Failure to automate your network means more manual tasks will be needed to manage, maintain, monitor, and troubleshoot the system.
Automation reduces the number of manual, time-consuming tasks a Network Engineer has to run over and over again. As such, your company will experience simplified processes, increased efficiency, and faster operations.
This can help you increase business cost-efficiency while keeping your IT teams motivated as they will have more time to focus on more value-added processes. This takes us to the next benefit…
By eliminating repetitive tasks, automation frees up your team to focus on more strategic operations. This will allow the enterprise to stay proactive in exploiting newer opportunities for your business.
Moreover, this can help you attract new talent and keep your team. YES, really.
Freeing up your team’s time to run more interesting, challenging, and valuable will most likely keep them happy and motivated over time.
If you or your Network Engineers operate manually, then you will have limited time and resources to conduct frequent system management tasks. As a result, a few low-value tasks may get neglected, and end up causing you big trouble down the line.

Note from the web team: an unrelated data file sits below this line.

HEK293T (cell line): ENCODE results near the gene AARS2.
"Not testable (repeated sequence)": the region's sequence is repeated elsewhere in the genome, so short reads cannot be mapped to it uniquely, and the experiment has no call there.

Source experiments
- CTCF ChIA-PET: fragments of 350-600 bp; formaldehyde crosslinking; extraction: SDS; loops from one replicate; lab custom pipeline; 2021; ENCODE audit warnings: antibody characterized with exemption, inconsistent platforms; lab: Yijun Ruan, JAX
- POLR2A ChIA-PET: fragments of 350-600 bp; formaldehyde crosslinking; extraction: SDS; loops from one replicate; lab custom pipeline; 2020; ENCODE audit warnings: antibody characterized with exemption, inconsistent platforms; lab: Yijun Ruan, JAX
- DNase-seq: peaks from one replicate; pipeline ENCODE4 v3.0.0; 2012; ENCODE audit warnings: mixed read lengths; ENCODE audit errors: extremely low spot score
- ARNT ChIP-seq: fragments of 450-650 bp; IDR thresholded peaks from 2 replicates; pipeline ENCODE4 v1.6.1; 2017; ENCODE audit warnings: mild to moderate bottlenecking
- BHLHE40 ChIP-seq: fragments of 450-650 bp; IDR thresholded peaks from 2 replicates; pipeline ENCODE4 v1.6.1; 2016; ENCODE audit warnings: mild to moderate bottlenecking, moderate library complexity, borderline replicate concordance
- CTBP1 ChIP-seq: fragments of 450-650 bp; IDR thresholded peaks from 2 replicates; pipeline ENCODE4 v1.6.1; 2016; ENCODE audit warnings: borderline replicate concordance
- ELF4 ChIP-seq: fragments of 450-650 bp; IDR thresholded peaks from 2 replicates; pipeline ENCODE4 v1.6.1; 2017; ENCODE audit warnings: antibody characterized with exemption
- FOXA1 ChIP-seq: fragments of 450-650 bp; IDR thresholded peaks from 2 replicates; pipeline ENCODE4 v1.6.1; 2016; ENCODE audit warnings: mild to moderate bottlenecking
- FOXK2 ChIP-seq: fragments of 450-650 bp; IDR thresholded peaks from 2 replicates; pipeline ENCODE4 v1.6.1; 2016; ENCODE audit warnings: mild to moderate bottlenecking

Network automation helps you overcome this barrier as it reduces the drain on resources and time wastage.
You can easily program any system changes and update automatically, therefore, reducing instances of network failure and keeping your infrastructure up-to-date.
Network automation enables deeper system analysis to identify underlying problems, potential misconfiguration, or risk of non-compliance with internal standards.
Since you will improve network consistency due to improved configuration, your system will become more reliable and downtime will be limited.
This also allows for more reactivity and proactivity as you can easily audit your networks against golden rules and be alerted when non-compliant changes take place
Did you know that outages and breaches are often caused by system misconfiguration frequently due to human error while making manual changes?